White House warns against including wall restrictions in stopgap bill

White House warns against including wall restrictions in stopgap bill

The White House is open to another stopgap spending bill, according to a top aide, but the Trump administration is also warning Democrats against including any border wall restrictions in the short-term bill needed to avoid a government shutdown.

Office of Legislative Affairs Director Eric Ueland said Tuesday that the White House is open to another continuing resolution to fund the government beyond Nov. 21 “as long as it does not restrict [President TrumpDonald John TrumpTrump faces high stakes in meeting with Erdoğan amid impeachment drama Democrats worry they don't have right candidate to beat Trump Trump threatening to fire Mulvaney: report MORE’s] authorities or abilities to pursue his policy priorities, including wall construction.”

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“We’re heartened to have continuing conversations with appropriate parties in Congress on the regular order spending bills, as well as a continuing resolution,” Ueland said ahead of a closed-door Senate GOP lunch on Capitol Hill.

To avoid a shutdown on Nov. 22, lawmakers will need to pass either the 12 appropriations bills or another continuing resolution to avoid a second shutdown this year.

The White House had previously asked for the current continuing resolution, signed in late September, to lift a restriction included in the fiscal 2019 funding bills that requires any border barrier money to be limited to the Rio Grande Valley sector.

Congress rejected the White House request to lift those restrictions in the funding measure, which extends fiscal 2019 spending levels through Nov. 21. Ueland sidestepped a question about whether the White House would need the Rio Grande Valley restriction lifted as part of the next short-term bill.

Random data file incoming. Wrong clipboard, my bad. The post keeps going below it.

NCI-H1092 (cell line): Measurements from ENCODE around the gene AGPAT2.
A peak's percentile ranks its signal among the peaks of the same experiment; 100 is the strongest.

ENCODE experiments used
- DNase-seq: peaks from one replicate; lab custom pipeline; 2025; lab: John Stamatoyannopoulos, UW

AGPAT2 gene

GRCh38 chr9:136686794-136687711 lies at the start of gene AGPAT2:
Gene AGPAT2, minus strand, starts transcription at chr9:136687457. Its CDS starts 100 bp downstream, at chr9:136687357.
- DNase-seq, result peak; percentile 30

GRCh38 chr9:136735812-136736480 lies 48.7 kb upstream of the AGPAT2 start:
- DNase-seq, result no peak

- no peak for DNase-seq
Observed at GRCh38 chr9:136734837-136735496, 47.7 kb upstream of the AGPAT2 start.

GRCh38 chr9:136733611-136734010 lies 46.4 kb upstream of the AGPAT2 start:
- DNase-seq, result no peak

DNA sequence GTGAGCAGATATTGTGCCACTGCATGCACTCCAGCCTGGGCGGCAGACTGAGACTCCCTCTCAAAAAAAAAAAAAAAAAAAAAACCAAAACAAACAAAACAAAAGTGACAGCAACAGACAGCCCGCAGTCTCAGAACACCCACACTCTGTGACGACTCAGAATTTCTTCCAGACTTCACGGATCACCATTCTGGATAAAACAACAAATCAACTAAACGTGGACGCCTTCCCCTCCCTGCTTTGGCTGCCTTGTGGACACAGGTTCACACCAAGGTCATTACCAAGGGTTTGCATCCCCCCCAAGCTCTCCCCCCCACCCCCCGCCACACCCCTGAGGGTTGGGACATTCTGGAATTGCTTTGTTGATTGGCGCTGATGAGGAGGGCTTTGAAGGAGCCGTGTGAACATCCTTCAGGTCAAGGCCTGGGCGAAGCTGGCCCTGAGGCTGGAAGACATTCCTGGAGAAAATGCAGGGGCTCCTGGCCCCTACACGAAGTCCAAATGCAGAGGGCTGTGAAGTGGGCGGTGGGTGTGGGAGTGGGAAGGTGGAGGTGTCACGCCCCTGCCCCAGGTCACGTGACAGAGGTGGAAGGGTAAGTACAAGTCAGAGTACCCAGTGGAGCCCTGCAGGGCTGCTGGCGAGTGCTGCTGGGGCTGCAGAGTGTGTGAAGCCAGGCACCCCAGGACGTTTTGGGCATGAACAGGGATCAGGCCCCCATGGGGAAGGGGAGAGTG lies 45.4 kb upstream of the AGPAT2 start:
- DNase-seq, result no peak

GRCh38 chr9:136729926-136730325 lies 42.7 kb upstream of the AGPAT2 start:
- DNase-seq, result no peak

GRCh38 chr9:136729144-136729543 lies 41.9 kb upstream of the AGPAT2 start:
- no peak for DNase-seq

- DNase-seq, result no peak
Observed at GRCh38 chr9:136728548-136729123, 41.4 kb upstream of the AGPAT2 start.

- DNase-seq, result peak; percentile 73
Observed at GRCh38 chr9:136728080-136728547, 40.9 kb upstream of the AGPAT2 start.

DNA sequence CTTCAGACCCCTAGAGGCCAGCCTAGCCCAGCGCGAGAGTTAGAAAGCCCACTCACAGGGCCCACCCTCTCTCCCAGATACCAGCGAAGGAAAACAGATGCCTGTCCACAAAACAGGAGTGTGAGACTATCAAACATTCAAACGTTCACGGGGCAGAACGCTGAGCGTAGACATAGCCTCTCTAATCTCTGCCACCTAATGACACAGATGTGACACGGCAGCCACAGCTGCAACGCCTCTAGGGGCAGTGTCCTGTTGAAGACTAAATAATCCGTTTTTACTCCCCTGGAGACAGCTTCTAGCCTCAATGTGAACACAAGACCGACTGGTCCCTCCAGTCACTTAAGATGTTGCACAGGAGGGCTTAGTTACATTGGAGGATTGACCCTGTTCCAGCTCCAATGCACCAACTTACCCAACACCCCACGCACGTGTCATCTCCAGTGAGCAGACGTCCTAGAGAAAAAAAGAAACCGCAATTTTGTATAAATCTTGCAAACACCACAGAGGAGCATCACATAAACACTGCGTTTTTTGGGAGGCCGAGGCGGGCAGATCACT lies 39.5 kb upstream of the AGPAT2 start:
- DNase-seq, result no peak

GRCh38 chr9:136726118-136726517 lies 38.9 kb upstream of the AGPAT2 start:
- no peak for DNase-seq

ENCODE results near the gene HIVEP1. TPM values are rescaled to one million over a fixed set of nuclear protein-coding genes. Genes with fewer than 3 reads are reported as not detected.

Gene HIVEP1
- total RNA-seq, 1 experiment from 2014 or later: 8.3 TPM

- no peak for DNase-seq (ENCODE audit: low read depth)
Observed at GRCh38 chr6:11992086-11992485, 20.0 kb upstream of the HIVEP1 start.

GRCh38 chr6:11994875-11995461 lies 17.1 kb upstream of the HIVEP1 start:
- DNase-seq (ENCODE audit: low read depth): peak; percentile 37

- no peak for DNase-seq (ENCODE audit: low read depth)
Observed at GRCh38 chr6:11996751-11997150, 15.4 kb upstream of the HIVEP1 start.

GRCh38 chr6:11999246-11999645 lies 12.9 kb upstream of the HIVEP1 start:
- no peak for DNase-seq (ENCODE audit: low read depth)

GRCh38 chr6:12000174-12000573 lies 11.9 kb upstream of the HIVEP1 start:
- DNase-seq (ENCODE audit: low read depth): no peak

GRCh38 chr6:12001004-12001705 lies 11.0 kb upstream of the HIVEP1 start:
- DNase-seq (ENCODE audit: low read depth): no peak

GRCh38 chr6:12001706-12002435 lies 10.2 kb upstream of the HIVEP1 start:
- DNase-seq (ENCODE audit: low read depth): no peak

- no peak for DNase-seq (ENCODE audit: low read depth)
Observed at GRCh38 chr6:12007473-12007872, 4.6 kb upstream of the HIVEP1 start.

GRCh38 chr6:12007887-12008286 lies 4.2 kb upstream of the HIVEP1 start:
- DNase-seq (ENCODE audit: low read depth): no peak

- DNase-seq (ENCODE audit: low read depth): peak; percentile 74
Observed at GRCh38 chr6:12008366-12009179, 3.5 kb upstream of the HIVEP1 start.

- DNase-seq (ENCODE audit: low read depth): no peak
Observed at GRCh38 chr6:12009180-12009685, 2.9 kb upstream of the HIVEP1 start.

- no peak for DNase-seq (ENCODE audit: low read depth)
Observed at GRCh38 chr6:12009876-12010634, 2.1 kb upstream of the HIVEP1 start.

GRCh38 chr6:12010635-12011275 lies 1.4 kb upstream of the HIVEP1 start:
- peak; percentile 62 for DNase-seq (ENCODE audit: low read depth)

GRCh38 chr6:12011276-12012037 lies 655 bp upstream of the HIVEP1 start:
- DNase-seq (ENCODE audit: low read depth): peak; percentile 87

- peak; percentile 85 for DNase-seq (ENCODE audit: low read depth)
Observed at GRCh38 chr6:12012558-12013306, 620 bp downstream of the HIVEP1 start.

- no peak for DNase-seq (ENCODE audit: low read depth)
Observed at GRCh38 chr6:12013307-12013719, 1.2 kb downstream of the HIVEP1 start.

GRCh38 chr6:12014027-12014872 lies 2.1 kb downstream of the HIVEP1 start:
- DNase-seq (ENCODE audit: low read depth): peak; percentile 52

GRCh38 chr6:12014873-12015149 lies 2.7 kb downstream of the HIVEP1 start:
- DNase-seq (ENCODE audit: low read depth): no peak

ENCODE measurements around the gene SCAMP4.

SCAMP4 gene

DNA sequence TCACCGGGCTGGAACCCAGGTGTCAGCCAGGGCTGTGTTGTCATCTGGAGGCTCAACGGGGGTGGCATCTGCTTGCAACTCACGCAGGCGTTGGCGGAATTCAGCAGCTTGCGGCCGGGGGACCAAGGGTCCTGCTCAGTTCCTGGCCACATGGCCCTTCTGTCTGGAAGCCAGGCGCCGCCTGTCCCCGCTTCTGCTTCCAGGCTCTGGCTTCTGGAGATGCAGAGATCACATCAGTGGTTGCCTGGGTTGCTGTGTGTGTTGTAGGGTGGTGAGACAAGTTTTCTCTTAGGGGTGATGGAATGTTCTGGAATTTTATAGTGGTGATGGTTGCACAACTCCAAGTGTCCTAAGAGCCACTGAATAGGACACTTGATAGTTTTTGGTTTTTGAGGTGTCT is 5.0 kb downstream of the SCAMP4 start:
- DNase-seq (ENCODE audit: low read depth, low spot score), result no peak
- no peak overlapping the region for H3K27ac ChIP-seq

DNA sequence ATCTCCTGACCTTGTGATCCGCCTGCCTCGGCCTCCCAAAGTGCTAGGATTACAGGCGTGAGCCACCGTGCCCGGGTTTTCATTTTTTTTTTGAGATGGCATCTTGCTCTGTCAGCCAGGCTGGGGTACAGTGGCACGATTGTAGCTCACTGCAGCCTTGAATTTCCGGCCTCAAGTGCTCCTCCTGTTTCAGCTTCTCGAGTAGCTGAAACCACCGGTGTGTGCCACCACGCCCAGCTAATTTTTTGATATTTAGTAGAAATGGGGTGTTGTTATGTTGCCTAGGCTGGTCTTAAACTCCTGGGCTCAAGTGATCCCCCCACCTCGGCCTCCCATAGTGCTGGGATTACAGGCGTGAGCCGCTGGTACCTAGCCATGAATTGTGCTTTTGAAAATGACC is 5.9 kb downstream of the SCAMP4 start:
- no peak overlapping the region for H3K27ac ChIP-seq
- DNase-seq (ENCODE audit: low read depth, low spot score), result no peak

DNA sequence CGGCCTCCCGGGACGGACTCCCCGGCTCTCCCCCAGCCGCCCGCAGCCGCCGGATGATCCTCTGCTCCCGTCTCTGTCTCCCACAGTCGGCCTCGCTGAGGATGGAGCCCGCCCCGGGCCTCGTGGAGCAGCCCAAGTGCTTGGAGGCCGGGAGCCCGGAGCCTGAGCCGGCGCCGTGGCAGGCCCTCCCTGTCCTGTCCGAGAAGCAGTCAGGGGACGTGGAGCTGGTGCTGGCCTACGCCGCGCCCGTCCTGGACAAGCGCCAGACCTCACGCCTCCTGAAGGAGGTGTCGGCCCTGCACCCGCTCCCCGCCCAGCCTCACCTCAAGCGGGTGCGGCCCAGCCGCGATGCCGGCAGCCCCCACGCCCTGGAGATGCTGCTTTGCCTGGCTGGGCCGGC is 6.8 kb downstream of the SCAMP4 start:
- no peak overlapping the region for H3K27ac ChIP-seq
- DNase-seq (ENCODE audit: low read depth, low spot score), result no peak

Sen. Shelley Moore CapitoShelley Wellons Moore CapitoHillicon Valley: Facebook to remove mentions of potential whistleblower's name | House Dems demand FCC action over leak of location data | Dem presses regulators to secure health care data Senators introduce bill to create 'parity' among broadband programs Republicans warn election results are 'wake-up call' for Trump MORE (W.Va.), a member of GOP leadership whose Appropriations subcommittee oversees funding for the Homeland Security Department, warned that there wasn’t “any kind of appetite” for another shutdown.

“I think [Trump] knows the feeling up here on the Hill and I don’t think it was a particularly enjoyable thing for him either,” she told The Hill.

Earlier this year, a record 35-day partial shutdown ended with Trump declaring a national emergency to leapfrog Congress and get more wall funding.

Although the Senate passed a package of four spending bills last week — its first for the 2020 fiscal year, which began Oct. 1 — Democrats say they cannot reconcile the legislation with the House versions until they agree on spending allocations for each of the 12 funding measures.